I’ve never felt quite comfortable calling myself an “artist” – for who is to judge that? I know I like to make things…and have always considered myself to be a “maker”…but this label “artist” - what enables you to say that? So I was very interested to hear Dave Hickey (critic, writer, curator)last night in a talk to the University of Georgia art school address this point.
He disliked people calling themselves artists .. “you make stuff and your peers will judge if it’s art..the same is true of architects and writers – they make things or write things that later are discovered to be architecture or great literature”. Instead: “You’re auditioning to make art…your job is to change the status quo to make things interesting/ appealing/ exciting/ scary/ something that’s not nothing.”
“Ever walk into a bad museum?… the one where you feel “oh there’s nothing here” where the experience is like listening to AM radio…just cold play…” (like cold pizza – flat and tasteless!). (Not that there aren’t people who like both cold pizza and Cold Play!). Dave Hickey stated that bad art is that which gives you “Nothing to look at, or think about - that’s bad art, doesn’t wake you up, or piss you off or excite you…”. It’s just blah, just bland.
The main topic of his talk, however, was about teaching art. Most art teachers, he felt, aren’t actually teachers but “failed artists” and therefore he didn’t really recommend going off to graduate school unless the teacher was one who would leave you alone to make work. He did say, however, that when he was a professor (10 years at the University of Nevada, LV) he soon kicked out anyone who didn’t work. He felt his job was to see if the student was “on track or repeating old stuff”. He emphasized that there was no place for art to come from but from the past. “Art practice is an activity in which one adapts 3 or 4 things that happened in the past into a response to the present. The present is new. You might have to go back to the 18th or 19th century to solve the problems of the present.” It was very important that the students be made totally aware of what was happening in the art world everywhere. You need to know if you’re just repeating something.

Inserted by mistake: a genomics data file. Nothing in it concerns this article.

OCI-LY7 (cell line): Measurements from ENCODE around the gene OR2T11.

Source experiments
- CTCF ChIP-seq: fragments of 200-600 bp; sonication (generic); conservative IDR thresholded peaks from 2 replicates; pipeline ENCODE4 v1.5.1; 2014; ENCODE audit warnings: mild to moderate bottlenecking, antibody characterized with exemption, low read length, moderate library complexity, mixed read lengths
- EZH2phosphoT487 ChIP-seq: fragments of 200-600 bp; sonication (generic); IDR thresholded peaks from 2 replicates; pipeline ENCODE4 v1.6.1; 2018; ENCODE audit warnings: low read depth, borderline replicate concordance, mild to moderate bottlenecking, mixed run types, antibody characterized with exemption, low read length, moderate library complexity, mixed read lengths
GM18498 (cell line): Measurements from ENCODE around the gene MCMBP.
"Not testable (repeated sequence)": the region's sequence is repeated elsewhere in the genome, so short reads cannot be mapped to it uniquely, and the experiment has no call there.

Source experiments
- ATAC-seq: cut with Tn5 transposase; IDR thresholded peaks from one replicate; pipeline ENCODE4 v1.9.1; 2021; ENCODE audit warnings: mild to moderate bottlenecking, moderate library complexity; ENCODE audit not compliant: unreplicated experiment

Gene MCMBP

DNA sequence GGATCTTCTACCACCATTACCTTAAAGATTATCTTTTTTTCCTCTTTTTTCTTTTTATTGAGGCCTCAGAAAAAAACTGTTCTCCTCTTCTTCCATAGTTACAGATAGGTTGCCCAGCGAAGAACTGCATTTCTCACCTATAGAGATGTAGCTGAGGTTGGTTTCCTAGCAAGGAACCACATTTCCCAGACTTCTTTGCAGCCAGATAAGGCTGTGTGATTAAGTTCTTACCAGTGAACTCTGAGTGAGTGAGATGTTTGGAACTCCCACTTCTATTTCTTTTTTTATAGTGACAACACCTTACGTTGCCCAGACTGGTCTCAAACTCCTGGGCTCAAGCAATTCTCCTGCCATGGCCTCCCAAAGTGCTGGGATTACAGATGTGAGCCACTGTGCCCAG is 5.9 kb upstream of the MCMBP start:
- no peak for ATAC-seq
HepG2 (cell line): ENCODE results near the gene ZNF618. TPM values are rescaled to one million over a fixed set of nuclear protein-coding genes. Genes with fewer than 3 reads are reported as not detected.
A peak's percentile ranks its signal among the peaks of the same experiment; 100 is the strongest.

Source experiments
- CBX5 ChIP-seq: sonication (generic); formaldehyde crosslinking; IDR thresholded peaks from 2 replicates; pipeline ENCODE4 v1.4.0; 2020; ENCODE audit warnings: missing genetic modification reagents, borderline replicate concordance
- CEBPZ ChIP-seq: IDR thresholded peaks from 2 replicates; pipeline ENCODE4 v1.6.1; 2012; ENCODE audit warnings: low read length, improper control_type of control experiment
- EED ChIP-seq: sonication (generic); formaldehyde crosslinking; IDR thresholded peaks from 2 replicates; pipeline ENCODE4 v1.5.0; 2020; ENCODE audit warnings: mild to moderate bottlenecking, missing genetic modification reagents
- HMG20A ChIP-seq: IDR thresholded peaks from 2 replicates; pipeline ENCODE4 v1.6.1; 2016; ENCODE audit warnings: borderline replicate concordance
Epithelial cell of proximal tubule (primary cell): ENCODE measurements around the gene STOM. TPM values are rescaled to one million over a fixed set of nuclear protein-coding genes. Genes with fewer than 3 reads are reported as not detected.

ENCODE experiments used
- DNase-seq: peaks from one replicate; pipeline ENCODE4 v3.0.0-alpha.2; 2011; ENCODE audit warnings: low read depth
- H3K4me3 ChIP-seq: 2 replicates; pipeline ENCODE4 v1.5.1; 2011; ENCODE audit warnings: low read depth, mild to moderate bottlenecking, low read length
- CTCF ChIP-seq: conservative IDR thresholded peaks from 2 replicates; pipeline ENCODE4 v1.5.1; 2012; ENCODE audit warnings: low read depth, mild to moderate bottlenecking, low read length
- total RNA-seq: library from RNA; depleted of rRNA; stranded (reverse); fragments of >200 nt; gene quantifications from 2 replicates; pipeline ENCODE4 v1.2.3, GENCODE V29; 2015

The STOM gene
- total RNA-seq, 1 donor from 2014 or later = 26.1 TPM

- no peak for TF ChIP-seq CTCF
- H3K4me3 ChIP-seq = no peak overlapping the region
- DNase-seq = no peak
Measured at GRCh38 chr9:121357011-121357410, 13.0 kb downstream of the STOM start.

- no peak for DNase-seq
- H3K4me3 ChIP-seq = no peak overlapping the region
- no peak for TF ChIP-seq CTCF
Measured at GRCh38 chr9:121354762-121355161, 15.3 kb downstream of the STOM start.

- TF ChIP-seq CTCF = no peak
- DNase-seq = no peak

“Art doesn’t improve it reacts. What is fashionable is replaced by what is unfashionable. The art world runs from ennui, so don’t be boring - dammit!”
Hickey was very against art being used as a kind of therapy to work out one’s own problems, or to “find oneself”….the purpose of art was to affect the viewer. Art school should not be a “self awareness clinic”:
“you don’t matter, it is not about you, never, you don’t have anything to do with that work of art, it’s an orphan you put up for adoption”.
He stated that he never discouraged and was very active in changing practices so that students weren’t discouraged or humiliated. . So he had abandoned group critiques completely, except those with no teachers present. “All that happens is that the little suck ups to shoot off their mouths, and those artists with least talent get talked about the most. Anything good strikes you dumb, [all you can say is] that’s great do 10 more. [Whereas] the bad stuff…e.g. a piece of plywood with the word boogie printed on it small somewhere ..”
At which point he rhapsodized on all the things you could do or make with that plywood and that word! All of which we have seen in those “bad museums” – the tampon art. He continued: “you sit there two freekin hours talking about it..”
I felt that I had definitely sat through such critiques myself!! In an organization to which I belong we have spent ages discussing how bad work might be changed or improved, or presented, and just been so in awe of the really good work that we’ve said nothing. And so “the bad artist wins” – at least in terms of the amount of attention they would receive in a critique situation. Interestingly, as a workshop leader, I’ve twice tried to omit the group critique from the end of the workshop and both times the students protested mightily!! I don’t know whether it’s because they feel like the need the “end of the workshop” closure, or they want just a few more words of ‘wisdom” (well, one hopes!) to take home with them..or what. But I have never felt I got anything from it either as teacher or student.
Another interesting point that Hickey raised was that 98% of the art he saw had been worked on too long.. “it’s supposed to be easy and quick…I don’t want to see the gospel of Luke printed neatly all across your canvas - that’s what methamphetamine does!” So much for “obsessive” art! It was important to help students to see when a piece was finished. But the most important thing was kindness and he quoted Henry James: “Three things in human life are important. The first is to be kind. The second is to be kind. The third is to be kind.”
It’s not the opinion of the elders that matters, he felt but rather the opinion of one’s peers: “art is a sibling practice…make art that your peers say is totally excellent, that’s winning! And shun complete dorks!If any of the faculty are doing good shit steal it quick – they’ll be gone soon! They’ll be maggots and worms.” Like Picasso, he was all for stealing good ideas, for this led to experimentation and growth. “But you can’t teach what you do. If you teach students to do what you do that won’t help them, they need to improve on that. To really teach art let everybody alone!”
Food for thought! So now, I must prepare for my workshop in Arizona… and I’m looking for good s**t to steal! Back next week! So, if you have been, thanks for reading! Elizabeth